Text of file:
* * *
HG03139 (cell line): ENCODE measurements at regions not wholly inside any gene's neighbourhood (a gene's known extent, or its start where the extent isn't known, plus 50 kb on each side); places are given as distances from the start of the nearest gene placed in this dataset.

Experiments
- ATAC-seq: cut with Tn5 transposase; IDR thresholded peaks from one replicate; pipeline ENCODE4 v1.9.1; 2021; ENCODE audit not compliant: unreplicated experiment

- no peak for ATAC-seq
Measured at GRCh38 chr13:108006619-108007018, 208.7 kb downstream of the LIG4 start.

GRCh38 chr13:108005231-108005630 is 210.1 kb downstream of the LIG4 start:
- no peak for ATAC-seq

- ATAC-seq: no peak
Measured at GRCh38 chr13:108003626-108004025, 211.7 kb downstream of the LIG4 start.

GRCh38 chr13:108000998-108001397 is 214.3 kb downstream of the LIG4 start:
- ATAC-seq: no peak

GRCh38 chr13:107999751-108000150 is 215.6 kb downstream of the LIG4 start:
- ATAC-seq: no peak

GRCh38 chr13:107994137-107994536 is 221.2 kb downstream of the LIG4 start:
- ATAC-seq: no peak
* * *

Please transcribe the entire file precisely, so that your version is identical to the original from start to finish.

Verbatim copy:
HG03139 (cell line): ENCODE measurements at regions not wholly inside any gene's neighbourhood (a gene's known extent, or its start where the extent isn't known, plus 50 kb on each side); places are given as distances from the start of the nearest gene placed in this dataset.

Experiments
- ATAC-seq: cut with Tn5 transposase; IDR thresholded peaks from one replicate; pipeline ENCODE4 v1.9.1; 2021; ENCODE audit not compliant: unreplicated experiment

- no peak for ATAC-seq
Measured at GRCh38 chr13:108006619-108007018, 208.7 kb downstream of the LIG4 start.

GRCh38 chr13:108005231-108005630 is 210.1 kb downstream of the LIG4 start:
- no peak for ATAC-seq

- ATAC-seq: no peak
Measured at GRCh38 chr13:108003626-108004025, 211.7 kb downstream of the LIG4 start.

GRCh38 chr13:108000998-108001397 is 214.3 kb downstream of the LIG4 start:
- ATAC-seq: no peak

GRCh38 chr13:107999751-108000150 is 215.6 kb downstream of the LIG4 start:
- ATAC-seq: no peak

GRCh38 chr13:107994137-107994536 is 221.2 kb downstream of the LIG4 start:
- ATAC-seq: no peak